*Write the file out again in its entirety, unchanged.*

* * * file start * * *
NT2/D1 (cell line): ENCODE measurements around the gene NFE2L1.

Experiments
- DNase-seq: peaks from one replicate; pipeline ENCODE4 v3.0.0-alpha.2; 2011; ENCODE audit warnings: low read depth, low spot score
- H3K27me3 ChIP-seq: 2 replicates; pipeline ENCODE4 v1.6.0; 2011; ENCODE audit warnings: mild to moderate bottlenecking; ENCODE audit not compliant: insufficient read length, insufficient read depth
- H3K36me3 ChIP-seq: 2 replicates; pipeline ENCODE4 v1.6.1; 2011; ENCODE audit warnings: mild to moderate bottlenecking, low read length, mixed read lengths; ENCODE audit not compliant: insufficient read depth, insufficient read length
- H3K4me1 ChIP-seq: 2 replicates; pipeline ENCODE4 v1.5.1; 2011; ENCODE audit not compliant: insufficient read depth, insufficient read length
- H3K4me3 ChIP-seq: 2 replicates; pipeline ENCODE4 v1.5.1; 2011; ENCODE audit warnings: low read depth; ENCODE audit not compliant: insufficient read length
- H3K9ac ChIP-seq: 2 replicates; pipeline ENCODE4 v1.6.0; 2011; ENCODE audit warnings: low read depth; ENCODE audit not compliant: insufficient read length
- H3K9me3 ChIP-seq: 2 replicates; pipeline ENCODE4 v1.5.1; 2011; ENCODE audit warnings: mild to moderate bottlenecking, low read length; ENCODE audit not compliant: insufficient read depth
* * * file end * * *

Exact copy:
NT2/D1 (cell line): ENCODE measurements around the gene NFE2L1.

Experiments
- DNase-seq: peaks from one replicate; pipeline ENCODE4 v3.0.0-alpha.2; 2011; ENCODE audit warnings: low read depth, low spot score
- H3K27me3 ChIP-seq: 2 replicates; pipeline ENCODE4 v1.6.0; 2011; ENCODE audit warnings: mild to moderate bottlenecking; ENCODE audit not compliant: insufficient read length, insufficient read depth
- H3K36me3 ChIP-seq: 2 replicates; pipeline ENCODE4 v1.6.1; 2011; ENCODE audit warnings: mild to moderate bottlenecking, low read length, mixed read lengths; ENCODE audit not compliant: insufficient read depth, insufficient read length
- H3K4me1 ChIP-seq: 2 replicates; pipeline ENCODE4 v1.5.1; 2011; ENCODE audit not compliant: insufficient read depth, insufficient read length
- H3K4me3 ChIP-seq: 2 replicates; pipeline ENCODE4 v1.5.1; 2011; ENCODE audit warnings: low read depth; ENCODE audit not compliant: insufficient read length
- H3K9ac ChIP-seq: 2 replicates; pipeline ENCODE4 v1.6.0; 2011; ENCODE audit warnings: low read depth; ENCODE audit not compliant: insufficient read length
- H3K9me3 ChIP-seq: 2 replicates; pipeline ENCODE4 v1.5.1; 2011; ENCODE audit warnings: mild to moderate bottlenecking, low read length; ENCODE audit not compliant: insufficient read depth